Burton's strength has never been plot, but Schumacher's here comes off as piecemeal and nonsensical, riddled (so to speak) with plot holes. Jim Carrey plays Edward Nygma (a.k.a. The Riddler). As "reimagined" by screenwriters Lee Batchler & Janet Scott Batchler and Akiva Goldsman, Nygma's a Waynetech employee disappointed by millionaire Wayne. High on the power of his rejected "brain-drain" technology, Nygma decides to use it for evil as obsessive puzzler The Riddler.
Carrey beat out long-rumored candidates Robin Williams and James Woods to reclaim the role made famous by Frank Gorshin ("Riddle me this, Batman!") on the '60s series. Though the character calls for a certain amount of shticky humor (the script's riddles are winningly nifty), a pink-coiffed Carrey is nearly as hyperactive as his Ace Ventura character. Shockingly, Ed Begley, Jr., playing Nygma's boss, outdoes Carrey in their unofficial overacting contest.
The Riddler joins forces with Two-Face, the demented split persona of Gotham City's former district attorney Harvey Dent. Schumacher replaced Billy Dee Williams (Harvey Dent in Batman) with Tommy Lee Jones, who continued to ride the wave of his 1994 Oscar win for The Fugitive. Jones's mama didn't raise no fool, so he dials up his performance to Carrey's energy level; since the character's subtleties are applied with a jackhammer, Jones has little to do but mug crazily and fawn over his henchwomen, Sugar (Drew Barrymore) and Spice (Debi Mazar).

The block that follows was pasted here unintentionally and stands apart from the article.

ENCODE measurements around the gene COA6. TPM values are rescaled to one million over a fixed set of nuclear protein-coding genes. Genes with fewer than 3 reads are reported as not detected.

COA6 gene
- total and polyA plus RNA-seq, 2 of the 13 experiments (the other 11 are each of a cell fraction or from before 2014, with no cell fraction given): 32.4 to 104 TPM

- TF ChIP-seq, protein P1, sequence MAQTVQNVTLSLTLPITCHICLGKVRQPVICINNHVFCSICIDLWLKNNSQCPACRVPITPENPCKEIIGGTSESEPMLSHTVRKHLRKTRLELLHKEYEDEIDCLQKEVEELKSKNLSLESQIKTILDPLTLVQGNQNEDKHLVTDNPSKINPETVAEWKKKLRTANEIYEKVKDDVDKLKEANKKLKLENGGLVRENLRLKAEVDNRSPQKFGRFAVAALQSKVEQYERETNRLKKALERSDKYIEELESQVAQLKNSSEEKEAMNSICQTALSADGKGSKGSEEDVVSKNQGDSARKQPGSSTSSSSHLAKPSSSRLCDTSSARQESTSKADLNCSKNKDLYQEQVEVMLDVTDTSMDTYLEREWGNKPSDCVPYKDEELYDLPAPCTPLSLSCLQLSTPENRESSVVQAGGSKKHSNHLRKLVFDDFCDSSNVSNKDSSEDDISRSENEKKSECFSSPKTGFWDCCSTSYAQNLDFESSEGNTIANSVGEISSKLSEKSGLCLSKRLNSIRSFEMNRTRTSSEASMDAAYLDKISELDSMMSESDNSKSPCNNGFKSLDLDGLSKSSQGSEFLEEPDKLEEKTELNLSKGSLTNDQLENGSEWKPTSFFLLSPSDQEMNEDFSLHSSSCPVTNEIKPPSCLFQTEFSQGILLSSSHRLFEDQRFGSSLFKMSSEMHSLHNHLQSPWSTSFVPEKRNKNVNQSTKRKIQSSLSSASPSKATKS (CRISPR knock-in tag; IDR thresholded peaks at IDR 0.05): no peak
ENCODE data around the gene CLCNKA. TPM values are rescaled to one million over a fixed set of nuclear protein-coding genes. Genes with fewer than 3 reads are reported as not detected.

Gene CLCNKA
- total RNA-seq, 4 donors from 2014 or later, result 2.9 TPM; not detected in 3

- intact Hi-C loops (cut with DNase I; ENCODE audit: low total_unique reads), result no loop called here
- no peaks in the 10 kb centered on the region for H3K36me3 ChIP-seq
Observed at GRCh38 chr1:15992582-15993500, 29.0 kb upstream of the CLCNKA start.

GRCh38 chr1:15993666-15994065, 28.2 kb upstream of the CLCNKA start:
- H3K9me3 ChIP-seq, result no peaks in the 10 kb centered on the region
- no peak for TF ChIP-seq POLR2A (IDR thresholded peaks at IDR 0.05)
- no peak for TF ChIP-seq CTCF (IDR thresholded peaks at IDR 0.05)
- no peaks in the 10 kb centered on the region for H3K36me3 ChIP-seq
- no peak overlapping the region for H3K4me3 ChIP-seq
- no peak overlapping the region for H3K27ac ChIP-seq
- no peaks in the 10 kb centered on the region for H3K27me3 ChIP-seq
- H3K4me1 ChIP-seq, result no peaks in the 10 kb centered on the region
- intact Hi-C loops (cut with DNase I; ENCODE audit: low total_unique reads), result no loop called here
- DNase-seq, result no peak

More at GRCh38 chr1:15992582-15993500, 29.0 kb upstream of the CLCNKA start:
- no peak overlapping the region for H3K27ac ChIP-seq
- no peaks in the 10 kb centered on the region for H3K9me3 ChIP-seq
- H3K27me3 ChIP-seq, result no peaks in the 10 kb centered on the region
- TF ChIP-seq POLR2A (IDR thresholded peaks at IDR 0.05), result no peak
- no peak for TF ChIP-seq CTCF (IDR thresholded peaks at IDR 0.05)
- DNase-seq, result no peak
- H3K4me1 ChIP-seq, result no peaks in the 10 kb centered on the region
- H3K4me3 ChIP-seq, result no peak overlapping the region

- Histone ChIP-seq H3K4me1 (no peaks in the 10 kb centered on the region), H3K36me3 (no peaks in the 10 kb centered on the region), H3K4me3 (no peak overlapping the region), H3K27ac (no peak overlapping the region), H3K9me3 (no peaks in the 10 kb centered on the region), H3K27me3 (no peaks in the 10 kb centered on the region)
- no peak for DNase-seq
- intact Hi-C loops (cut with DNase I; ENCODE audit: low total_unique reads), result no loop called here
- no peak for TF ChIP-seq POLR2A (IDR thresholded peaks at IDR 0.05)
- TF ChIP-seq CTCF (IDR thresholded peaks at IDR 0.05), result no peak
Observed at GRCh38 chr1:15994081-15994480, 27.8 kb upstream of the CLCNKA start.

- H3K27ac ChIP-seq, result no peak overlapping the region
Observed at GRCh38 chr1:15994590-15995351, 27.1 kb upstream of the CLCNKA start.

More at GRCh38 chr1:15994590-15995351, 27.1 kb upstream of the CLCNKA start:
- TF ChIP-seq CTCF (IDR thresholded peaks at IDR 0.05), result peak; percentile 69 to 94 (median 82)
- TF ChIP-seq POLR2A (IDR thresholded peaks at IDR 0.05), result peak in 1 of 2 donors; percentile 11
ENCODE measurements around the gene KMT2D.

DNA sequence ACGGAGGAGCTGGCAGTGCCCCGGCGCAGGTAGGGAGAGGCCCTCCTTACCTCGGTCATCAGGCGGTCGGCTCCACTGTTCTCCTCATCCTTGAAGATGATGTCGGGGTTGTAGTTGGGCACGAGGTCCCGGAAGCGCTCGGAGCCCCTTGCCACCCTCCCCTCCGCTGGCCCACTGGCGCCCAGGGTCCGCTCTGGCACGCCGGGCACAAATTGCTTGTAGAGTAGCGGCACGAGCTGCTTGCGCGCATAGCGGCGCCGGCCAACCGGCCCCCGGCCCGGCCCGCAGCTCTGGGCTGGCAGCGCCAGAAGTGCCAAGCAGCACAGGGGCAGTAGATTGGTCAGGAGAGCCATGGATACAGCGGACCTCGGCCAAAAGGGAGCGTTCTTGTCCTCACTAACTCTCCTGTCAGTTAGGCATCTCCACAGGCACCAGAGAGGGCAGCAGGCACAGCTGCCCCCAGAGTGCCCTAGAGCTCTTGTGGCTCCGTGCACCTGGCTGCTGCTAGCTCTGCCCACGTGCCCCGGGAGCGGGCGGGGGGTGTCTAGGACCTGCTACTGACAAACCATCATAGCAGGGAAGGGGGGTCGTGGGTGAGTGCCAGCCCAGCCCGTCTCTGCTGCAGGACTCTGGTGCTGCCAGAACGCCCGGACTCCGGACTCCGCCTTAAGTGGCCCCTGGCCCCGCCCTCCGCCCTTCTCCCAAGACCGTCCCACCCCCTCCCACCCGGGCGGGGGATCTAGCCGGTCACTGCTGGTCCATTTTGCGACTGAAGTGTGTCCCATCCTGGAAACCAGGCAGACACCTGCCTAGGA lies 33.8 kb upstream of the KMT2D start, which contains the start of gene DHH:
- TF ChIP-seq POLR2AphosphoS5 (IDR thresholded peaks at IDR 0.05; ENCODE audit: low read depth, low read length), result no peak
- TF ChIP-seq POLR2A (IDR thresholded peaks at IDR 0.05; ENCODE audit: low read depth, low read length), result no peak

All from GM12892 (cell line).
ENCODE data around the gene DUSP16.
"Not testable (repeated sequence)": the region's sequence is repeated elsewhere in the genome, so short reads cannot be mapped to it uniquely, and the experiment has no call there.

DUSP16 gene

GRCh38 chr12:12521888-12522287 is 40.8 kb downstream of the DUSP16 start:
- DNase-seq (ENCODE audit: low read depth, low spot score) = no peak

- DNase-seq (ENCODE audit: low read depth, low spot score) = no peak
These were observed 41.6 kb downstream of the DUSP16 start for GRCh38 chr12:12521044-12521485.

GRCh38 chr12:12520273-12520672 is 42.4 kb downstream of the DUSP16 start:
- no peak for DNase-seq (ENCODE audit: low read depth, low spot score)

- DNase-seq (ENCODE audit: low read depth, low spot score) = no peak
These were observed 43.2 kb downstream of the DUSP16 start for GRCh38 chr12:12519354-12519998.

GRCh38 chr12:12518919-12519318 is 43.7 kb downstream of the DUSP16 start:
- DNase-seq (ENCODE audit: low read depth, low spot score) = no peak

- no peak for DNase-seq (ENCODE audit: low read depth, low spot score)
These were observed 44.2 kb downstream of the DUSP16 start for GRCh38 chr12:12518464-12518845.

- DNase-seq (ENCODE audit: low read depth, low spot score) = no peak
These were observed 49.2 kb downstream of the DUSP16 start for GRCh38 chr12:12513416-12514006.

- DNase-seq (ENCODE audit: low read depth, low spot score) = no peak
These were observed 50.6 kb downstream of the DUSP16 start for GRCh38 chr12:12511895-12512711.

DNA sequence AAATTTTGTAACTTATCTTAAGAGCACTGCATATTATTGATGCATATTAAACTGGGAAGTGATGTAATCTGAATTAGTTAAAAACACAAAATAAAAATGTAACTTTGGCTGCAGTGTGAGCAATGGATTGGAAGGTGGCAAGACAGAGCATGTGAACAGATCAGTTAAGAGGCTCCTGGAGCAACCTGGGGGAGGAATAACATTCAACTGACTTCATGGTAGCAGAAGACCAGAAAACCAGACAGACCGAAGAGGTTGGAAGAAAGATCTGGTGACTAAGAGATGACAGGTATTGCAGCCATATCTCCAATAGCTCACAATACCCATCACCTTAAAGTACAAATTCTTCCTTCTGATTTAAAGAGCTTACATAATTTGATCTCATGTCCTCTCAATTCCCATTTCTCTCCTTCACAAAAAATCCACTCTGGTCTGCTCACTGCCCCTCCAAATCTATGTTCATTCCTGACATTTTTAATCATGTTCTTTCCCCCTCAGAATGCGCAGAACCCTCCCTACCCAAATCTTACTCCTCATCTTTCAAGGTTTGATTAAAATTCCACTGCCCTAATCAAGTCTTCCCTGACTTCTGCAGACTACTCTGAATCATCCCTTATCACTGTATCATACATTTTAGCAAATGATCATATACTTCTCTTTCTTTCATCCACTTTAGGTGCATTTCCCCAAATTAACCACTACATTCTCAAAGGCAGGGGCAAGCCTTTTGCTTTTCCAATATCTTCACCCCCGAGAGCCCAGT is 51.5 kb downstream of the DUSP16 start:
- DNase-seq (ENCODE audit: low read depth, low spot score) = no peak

Inexplicably called "Harvey Two-Face" throughout the film (the comics never referred to him this way), the character's Bat-foil duality is expressed in a freakish half-and-half appearance marked by purple-scarred left profile (courtesy of Rick Baker) and tiger-striped, leopard-spotted, two-toned suit. He obsessively tests each criminal impulse with the flip of a coin that's likewise scarred on one side, but unlike his comic counterpart, he blithely goes against a coin flip in one key moment. Oddly, late in the picture, Two-Face tells Batman, who he knows to be Wayne, "You've always been a good friend," though that true-to-the-comics relationship doesn't register when Two-Face first discovers Batman's identity. Schumacher's disinterest in the source material and lack of restraint fumble two great Batman villains.